Thursday, 16 June 2016

"I Don't Want To Be Good"

The most epic meltdown as a child that I can remember was when I was about four. Funnily enough I don't remember much about it myself -  it was more the numerous recounts of the event as told by my parents, describing the one monumental tantrum they chose to preserve in our family's collective memory.
Blogger @4: Not so innocent
The story goes that I had gotten some money for my birthday; my aunt living far away in Canada always diligently sent her nieces and nephews in Serbia a generous monetary gift each year of our childhood, nestled in a beautiful Hallmark card. The three-figure number (a lot of money for Serbia) precisely outlined by little perforated dots that felt like Braille on the back, the intricate design on the thick stock of the Toronto Dominion bank cheque. 
So my parents asked me - likely as a joke - where would I want to invest my money?
     "JIK bank - a bank in your home!" - I answered right away and they all burst into laughter.
There was a radio commercial for Jugoslav Investment Credit bank that aired constantly. Having stayed home with a nanny while all the other family members were in school or at work caused me to hear the marketing message so many times a day that I even said it with the intonation of the voice actor.  This had brought on an flurry of giggles. 

JIK bank pin
However, my own parents didn't bank with the JIK bank and no one was seriously committed to honouring storing my Canadian dollars the way I had personally elected to as a young investor. When I realized there was no call being made on my behalf (JIK bank's pitch promised they would even send a representative to one's home to open an account!) I immediately opted for that meltdown that everyone remembers till today. The story was that I cried for hours, voice hoarse and eyes red and swollen. My mother made an executive decision to send me to bed without dinner - likely a difficult and heart-wrenching move for her given at age four I was skinny as a toothpick - a hopelessly poor eater. 

All these years later, it turns out that as an adult I am equally unprepared to deal with authority that offers me a freedom of choice within well-established rules, only to neglect honouring it when decision time comes. In minor cases I am talking about offers which 'expired' and can't be honoured even though the fine-print is clear and the date is right. That's when I become a relentless warrior of the customer service line until the issue is resolved to my utmost satisfaction. In major cases -- well, I am not going to be talking about major cases. You get the point. 

I'm not sure if this childhood incident ignited my moderate yet unfaltering type of righteous-rebelliousness to see each "because I say so" type of injustice through until its very end, but this just might be the case. Don't circumstances usually forge the behaviours? Adamantly forbid something and sure as hell it will be done behind your back: Not staying off the grass. Underage smoking. Experimenting with drugs. Not asking your doctor. Driving over the speed limit. Drinking while at work. Using business hours to browse the internet, write a book, sell shakes, jewelry and even real-estate?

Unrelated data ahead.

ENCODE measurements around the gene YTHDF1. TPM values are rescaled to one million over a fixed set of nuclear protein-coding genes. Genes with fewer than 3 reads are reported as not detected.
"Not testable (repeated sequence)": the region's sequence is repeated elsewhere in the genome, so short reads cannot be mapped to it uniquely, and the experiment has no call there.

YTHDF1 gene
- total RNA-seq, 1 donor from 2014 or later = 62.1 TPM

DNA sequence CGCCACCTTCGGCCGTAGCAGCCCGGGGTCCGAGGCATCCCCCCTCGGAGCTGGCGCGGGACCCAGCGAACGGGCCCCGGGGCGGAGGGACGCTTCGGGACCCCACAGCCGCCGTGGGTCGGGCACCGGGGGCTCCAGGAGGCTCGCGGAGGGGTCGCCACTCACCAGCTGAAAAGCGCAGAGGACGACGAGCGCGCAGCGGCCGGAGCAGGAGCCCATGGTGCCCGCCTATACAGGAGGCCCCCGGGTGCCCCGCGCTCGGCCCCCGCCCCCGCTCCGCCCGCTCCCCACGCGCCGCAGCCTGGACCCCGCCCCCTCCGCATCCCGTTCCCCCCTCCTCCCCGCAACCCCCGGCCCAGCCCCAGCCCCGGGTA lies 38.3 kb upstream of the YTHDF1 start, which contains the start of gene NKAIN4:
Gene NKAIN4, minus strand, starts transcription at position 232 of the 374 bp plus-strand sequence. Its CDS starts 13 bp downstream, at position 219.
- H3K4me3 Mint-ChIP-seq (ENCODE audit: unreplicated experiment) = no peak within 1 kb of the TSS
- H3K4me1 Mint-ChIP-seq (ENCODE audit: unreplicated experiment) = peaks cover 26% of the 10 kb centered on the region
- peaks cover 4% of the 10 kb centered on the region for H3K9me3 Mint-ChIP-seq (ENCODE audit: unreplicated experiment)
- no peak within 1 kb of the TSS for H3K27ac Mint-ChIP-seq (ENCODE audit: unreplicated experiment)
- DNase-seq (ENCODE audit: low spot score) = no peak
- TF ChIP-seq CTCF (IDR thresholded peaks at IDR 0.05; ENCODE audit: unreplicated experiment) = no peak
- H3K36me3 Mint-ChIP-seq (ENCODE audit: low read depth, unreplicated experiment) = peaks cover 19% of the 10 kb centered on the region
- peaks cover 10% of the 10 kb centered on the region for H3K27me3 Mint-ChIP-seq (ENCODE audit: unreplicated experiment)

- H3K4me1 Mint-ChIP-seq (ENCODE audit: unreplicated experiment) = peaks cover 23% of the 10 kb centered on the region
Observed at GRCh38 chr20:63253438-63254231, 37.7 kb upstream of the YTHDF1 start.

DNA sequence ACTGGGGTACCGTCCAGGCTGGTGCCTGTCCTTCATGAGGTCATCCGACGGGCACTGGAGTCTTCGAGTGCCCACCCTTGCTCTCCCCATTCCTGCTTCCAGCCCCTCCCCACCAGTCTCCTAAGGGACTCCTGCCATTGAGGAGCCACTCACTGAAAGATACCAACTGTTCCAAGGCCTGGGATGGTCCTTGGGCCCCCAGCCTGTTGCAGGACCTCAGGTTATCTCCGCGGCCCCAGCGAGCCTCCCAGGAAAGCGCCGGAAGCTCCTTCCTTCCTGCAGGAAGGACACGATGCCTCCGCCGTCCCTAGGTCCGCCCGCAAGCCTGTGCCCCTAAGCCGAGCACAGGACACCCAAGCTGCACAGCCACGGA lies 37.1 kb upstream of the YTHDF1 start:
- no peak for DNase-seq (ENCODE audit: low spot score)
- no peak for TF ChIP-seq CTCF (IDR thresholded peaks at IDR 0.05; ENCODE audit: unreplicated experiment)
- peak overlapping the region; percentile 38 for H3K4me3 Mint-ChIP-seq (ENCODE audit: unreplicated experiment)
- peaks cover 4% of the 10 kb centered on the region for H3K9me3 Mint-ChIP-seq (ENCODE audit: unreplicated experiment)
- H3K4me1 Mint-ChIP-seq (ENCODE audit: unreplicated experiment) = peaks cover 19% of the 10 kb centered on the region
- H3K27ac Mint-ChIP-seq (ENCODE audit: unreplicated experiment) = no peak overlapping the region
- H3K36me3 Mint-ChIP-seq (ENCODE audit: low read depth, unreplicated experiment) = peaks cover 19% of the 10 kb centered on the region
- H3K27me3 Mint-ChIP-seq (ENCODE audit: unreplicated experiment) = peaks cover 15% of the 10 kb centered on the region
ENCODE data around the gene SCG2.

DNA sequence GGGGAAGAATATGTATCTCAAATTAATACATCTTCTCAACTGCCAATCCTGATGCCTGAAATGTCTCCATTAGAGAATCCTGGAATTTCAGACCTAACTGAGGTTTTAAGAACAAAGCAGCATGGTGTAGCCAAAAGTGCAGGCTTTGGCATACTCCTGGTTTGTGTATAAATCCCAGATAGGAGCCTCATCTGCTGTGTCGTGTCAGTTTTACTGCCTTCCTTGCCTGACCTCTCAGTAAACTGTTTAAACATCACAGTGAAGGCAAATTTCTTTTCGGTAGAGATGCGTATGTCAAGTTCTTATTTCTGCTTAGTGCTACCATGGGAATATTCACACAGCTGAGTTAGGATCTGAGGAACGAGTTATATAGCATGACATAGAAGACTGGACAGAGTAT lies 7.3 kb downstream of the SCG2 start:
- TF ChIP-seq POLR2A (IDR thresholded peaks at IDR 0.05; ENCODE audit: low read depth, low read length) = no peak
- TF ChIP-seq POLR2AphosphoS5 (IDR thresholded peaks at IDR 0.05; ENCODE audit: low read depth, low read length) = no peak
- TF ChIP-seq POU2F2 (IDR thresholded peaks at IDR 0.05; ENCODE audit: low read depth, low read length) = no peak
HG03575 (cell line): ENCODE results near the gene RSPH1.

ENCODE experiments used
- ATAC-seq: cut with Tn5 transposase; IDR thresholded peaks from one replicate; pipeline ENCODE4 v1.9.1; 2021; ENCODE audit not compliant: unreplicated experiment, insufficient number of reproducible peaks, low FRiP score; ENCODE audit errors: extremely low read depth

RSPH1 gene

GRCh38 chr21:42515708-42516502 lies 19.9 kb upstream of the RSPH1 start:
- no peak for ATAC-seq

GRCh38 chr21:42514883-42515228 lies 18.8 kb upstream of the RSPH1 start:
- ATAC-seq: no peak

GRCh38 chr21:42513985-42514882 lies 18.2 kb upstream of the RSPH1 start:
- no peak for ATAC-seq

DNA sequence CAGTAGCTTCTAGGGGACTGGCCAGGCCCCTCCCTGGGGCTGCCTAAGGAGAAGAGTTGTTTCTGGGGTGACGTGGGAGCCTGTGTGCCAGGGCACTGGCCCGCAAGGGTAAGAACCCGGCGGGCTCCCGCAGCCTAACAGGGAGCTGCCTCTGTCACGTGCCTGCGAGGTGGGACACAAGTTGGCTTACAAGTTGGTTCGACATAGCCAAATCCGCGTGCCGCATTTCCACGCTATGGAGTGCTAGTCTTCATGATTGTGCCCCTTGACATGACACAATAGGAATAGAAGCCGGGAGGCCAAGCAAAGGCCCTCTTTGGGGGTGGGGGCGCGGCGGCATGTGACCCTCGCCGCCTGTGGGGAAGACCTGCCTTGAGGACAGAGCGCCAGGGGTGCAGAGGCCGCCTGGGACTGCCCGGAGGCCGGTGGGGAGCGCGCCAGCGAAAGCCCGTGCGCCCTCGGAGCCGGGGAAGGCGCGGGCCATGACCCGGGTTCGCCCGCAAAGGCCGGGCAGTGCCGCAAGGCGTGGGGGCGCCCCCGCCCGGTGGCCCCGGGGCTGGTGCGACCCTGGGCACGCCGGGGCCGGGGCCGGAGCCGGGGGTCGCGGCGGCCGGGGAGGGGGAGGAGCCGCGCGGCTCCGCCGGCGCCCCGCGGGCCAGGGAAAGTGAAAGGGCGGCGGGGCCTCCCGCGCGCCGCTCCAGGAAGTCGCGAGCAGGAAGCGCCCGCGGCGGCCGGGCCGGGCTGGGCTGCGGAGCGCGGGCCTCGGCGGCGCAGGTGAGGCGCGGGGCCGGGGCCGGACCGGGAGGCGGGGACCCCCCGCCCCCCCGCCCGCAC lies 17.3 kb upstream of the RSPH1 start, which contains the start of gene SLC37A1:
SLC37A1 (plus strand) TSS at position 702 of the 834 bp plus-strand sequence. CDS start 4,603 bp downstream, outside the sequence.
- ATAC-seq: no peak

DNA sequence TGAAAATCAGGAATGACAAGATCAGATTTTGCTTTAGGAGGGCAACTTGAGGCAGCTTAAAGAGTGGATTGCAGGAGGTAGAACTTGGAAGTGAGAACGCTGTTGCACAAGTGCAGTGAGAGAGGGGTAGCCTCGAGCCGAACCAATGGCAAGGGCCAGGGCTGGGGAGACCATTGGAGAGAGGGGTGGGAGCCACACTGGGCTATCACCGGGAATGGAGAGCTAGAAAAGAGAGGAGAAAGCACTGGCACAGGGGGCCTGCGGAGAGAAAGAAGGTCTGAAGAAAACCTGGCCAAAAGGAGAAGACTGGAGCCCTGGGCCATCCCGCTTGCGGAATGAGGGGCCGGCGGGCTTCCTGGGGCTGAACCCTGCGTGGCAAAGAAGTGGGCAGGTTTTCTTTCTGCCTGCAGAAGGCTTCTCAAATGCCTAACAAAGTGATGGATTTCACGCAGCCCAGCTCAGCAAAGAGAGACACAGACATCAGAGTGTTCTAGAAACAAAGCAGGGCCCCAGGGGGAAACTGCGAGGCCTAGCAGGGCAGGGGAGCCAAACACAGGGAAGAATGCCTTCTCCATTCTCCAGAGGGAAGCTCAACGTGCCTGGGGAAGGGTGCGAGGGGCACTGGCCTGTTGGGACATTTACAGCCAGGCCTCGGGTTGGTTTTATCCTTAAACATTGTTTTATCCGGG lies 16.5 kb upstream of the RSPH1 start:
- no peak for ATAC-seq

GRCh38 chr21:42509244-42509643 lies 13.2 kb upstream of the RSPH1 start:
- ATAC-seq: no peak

Pretty much every time a parent, a boss or a politician tries to go hard-ass with some safety or productivity or political rule, it backfires. And in case the parent, the boss or the politician showed a smidgen of incongruence with their own rule - the very core of that structure starts to rot, perhaps not visibly at first, but surely leading to an individual if not collective collapse down the road. 

Bottom line - those making up the rules or making accusations better make them and enforce them carefully - perhaps highlighting guidelines that honour integrity, core values and the big picture; ensuring they themselves first adhere to the very last letter of it. You can't take a 'green day' then expect your teenager to stay off weed. It just doesn't work that way!

My guilt-ridden mother tells me she entered my bedroom shortly after she sent me to bed on that day. My breathing was still heavy from all that drama and she wanted to kiss and make nice, thinking I wouldn't be able to fall asleep until we said 'sorry'.

    "Hey darling, I came to say goodnight. I'm sorry you were disappointed. We will talk about the bank tomorrow." She sat near me and tenderly stroked my hair. "Is there anything you want to say to mama?" 
    "Yes." My quiet voice answered and my mom smiled. I shakily drew a deep breath:     
    "Mama, actually, I don't want to be good!" Then allegedly relieved, I fell asleep. 

The way I try to parent my boys is by being fluid. Have the core rules we are proud to honour in our family each and every time no matter our relative rank by age: being kind, honest, hard-working and light-hearted. Light hearted. It is extremely important not to take ourselves too seriously, let alone make comparisons to others. That goes under 'kind': kind to ourselves. Compete today only with who we were yesterday and no one else. And then there are those rules which are welcome to be 'broken' especially when folks with born-into-it status or those with default authority are in question. By example, I often teach my kids "not to be good"-- coaching them to sense and question inauthentic behaviours and one-sided rules, challenging the unfair, exposing the fake and the ridiculous. Like an everyday version of a PG-rated bad-ass, steadfast in being the proverbial 'troublemaker'.
It's my pleasure to be one!
Proudly raising the next generation of troublemakers! 

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